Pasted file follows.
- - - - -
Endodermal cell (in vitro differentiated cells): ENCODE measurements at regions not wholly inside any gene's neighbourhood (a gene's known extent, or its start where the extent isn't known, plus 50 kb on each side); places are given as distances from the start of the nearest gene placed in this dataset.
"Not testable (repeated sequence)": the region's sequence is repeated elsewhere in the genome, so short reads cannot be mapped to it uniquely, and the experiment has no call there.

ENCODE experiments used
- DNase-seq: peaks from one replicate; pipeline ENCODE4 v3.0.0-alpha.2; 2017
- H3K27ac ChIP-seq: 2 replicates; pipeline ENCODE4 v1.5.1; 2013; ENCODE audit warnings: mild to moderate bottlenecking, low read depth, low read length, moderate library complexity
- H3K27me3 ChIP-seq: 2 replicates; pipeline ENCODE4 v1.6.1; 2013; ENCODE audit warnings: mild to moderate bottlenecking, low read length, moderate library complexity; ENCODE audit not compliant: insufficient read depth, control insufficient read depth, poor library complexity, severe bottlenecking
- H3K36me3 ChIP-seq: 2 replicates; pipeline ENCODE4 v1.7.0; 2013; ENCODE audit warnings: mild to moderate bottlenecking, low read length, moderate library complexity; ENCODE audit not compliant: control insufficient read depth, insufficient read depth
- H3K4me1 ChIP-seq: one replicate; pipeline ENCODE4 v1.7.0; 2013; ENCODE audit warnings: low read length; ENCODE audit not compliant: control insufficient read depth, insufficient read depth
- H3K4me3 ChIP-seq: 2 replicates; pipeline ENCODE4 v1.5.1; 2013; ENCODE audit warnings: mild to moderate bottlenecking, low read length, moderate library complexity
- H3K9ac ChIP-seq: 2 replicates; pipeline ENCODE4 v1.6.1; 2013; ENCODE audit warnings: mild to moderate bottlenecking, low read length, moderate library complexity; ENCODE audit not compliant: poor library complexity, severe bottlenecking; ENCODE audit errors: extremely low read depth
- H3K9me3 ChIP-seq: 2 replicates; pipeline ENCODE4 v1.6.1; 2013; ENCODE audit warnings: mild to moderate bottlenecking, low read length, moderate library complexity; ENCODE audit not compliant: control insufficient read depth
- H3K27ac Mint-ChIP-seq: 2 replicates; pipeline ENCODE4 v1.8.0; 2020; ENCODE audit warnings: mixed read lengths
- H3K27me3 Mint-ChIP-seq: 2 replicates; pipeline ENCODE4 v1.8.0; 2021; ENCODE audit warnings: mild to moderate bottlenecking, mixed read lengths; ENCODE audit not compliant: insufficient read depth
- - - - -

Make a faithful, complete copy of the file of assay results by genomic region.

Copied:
Endodermal cell (in vitro differentiated cells): ENCODE measurements at regions not wholly inside any gene's neighbourhood (a gene's known extent, or its start where the extent isn't known, plus 50 kb on each side); places are given as distances from the start of the nearest gene placed in this dataset.
"Not testable (repeated sequence)": the region's sequence is repeated elsewhere in the genome, so short reads cannot be mapped to it uniquely, and the experiment has no call there.

ENCODE experiments used
- DNase-seq: peaks from one replicate; pipeline ENCODE4 v3.0.0-alpha.2; 2017
- H3K27ac ChIP-seq: 2 replicates; pipeline ENCODE4 v1.5.1; 2013; ENCODE audit warnings: mild to moderate bottlenecking, low read depth, low read length, moderate library complexity
- H3K27me3 ChIP-seq: 2 replicates; pipeline ENCODE4 v1.6.1; 2013; ENCODE audit warnings: mild to moderate bottlenecking, low read length, moderate library complexity; ENCODE audit not compliant: insufficient read depth, control insufficient read depth, poor library complexity, severe bottlenecking
- H3K36me3 ChIP-seq: 2 replicates; pipeline ENCODE4 v1.7.0; 2013; ENCODE audit warnings: mild to moderate bottlenecking, low read length, moderate library complexity; ENCODE audit not compliant: control insufficient read depth, insufficient read depth
- H3K4me1 ChIP-seq: one replicate; pipeline ENCODE4 v1.7.0; 2013; ENCODE audit warnings: low read length; ENCODE audit not compliant: control insufficient read depth, insufficient read depth
- H3K4me3 ChIP-seq: 2 replicates; pipeline ENCODE4 v1.5.1; 2013; ENCODE audit warnings: mild to moderate bottlenecking, low read length, moderate library complexity
- H3K9ac ChIP-seq: 2 replicates; pipeline ENCODE4 v1.6.1; 2013; ENCODE audit warnings: mild to moderate bottlenecking, low read length, moderate library complexity; ENCODE audit not compliant: poor library complexity, severe bottlenecking; ENCODE audit errors: extremely low read depth
- H3K9me3 ChIP-seq: 2 replicates; pipeline ENCODE4 v1.6.1; 2013; ENCODE audit warnings: mild to moderate bottlenecking, low read length, moderate library complexity; ENCODE audit not compliant: control insufficient read depth
- H3K27ac Mint-ChIP-seq: 2 replicates; pipeline ENCODE4 v1.8.0; 2020; ENCODE audit warnings: mixed read lengths
- H3K27me3 Mint-ChIP-seq: 2 replicates; pipeline ENCODE4 v1.8.0; 2021; ENCODE audit warnings: mild to moderate bottlenecking, mixed read lengths; ENCODE audit not compliant: insufficient read depth